In 1966, Sharon Tate was on the verge of what might (or might not) have become a glittering career, as she took a supporting but important role in the remarkable, star-driven occult drama Eye of the Devil, where she played a mysterious, beautiful witch. It was her first role of any significance, her career to this point consisting of little more than extra work as she was developed under the eye of producer Martin Ransohoff.
As part of the selling of both the film and of Tate as a new star, a ten-minute puff piece called All Eyes on Sharon Tate was produced. “She’s today’s kind of girl, bursting with youth, beauty, vitality – and hope” says the breathless narrator at the start, a moment that feels almost painful, given how all four of those things would be snatched away during the unpleasantness of just three years later.
Elsewhere, director J. Lee Thompson states that Tate had two weeks to prove her worth or she’d be “put back into cold storage”, but that “very soon, we realised that here was a girl who was tremendously exciting”, while Tate herself admits that she probably wouldn’t be doing Shakespeare any time but would like to move into light comedy. Watching Eye of the Devil, you can’t help but think that she was actually most suited to the supernatural – her performance in this film is spot on, being cold yet seductive, sinister yet attractive. predictably, after her death rumours swirled around from idiots that Tate had somehow seen initiated into witchcraft during the production by the production’s consultant and self-styled ‘king of the witches’ Alex Sanders, and that this somehow played a part in her death.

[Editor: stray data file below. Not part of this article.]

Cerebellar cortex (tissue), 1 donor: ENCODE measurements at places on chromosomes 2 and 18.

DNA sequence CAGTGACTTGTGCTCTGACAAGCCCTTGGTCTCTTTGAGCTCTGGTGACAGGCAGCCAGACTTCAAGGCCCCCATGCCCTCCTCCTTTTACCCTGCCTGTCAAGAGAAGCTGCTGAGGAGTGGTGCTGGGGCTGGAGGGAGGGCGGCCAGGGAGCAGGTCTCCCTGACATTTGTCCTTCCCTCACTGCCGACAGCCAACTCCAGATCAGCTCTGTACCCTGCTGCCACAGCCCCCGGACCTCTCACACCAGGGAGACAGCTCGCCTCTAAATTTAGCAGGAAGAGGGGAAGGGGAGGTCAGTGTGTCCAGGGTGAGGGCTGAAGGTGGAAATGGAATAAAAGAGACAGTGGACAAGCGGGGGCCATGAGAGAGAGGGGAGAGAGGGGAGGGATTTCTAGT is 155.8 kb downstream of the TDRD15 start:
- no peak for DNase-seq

Eye of the Devil didn’t do much box office, but her time filming in England did allow her to meet Roman Polanski. The two became a couple and… well, you know the rest.